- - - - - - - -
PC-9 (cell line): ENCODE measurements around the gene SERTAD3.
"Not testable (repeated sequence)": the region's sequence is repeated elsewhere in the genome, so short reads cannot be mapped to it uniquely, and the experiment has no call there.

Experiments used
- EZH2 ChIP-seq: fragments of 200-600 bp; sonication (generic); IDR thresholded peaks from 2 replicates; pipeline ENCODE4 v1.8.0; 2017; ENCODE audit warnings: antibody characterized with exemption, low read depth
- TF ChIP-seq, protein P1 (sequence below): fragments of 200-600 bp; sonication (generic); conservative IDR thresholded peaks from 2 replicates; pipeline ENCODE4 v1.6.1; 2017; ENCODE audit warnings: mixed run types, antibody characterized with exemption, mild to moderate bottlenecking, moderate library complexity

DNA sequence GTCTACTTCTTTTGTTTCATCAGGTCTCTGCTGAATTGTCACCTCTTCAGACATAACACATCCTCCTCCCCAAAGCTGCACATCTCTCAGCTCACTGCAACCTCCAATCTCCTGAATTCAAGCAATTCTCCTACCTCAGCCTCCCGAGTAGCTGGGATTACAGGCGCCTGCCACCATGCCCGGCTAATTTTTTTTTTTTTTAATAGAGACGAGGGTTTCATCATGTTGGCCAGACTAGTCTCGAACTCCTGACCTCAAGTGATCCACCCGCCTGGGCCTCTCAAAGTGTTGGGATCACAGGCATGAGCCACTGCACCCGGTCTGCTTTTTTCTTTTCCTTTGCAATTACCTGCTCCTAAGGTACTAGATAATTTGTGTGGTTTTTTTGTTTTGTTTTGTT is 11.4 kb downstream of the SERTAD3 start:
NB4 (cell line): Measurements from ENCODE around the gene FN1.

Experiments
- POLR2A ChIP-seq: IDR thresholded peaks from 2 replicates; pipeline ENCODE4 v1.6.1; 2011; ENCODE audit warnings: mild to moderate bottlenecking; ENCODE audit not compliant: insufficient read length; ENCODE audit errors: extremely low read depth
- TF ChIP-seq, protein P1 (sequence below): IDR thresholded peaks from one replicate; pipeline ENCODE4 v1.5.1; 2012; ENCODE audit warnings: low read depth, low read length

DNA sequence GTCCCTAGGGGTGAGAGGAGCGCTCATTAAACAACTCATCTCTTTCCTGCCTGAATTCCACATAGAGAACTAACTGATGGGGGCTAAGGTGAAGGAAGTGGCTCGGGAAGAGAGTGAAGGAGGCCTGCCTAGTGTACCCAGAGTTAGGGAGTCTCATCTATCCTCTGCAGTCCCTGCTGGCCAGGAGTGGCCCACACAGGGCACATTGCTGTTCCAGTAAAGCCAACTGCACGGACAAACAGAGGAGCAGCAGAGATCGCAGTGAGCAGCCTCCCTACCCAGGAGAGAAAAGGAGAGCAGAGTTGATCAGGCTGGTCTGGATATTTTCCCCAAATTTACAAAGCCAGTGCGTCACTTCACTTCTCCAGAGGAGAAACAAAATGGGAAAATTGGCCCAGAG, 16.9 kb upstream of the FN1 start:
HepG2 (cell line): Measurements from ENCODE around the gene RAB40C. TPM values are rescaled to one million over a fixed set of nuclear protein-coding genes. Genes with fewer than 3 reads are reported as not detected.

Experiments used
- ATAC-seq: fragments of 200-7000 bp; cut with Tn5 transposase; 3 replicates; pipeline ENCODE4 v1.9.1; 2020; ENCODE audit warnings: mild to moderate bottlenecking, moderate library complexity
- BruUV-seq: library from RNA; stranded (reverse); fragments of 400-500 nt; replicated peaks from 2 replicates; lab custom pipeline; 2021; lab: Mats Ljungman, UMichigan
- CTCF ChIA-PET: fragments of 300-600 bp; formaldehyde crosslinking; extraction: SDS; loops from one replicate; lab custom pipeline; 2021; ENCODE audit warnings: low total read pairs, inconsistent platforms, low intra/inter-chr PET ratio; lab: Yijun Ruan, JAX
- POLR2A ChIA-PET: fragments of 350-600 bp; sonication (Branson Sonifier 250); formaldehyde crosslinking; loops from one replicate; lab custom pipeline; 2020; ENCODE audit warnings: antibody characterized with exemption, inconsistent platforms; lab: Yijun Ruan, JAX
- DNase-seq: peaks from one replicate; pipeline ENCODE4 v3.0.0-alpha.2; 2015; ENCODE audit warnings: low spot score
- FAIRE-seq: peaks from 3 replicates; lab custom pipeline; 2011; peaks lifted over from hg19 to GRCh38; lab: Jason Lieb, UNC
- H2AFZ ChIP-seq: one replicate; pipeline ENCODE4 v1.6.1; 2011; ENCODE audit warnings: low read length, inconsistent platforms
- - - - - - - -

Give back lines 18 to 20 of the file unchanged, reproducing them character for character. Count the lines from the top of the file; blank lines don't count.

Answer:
- DNase-seq: peaks from one replicate; pipeline ENCODE4 v3.0.0-alpha.2; 2015; ENCODE audit warnings: low spot score
- FAIRE-seq: peaks from 3 replicates; lab custom pipeline; 2011; peaks lifted over from hg19 to GRCh38; lab: Jason Lieb, UNC
- H2AFZ ChIP-seq: one replicate; pipeline ENCODE4 v1.6.1; 2011; ENCODE audit warnings: low read length, inconsistent platforms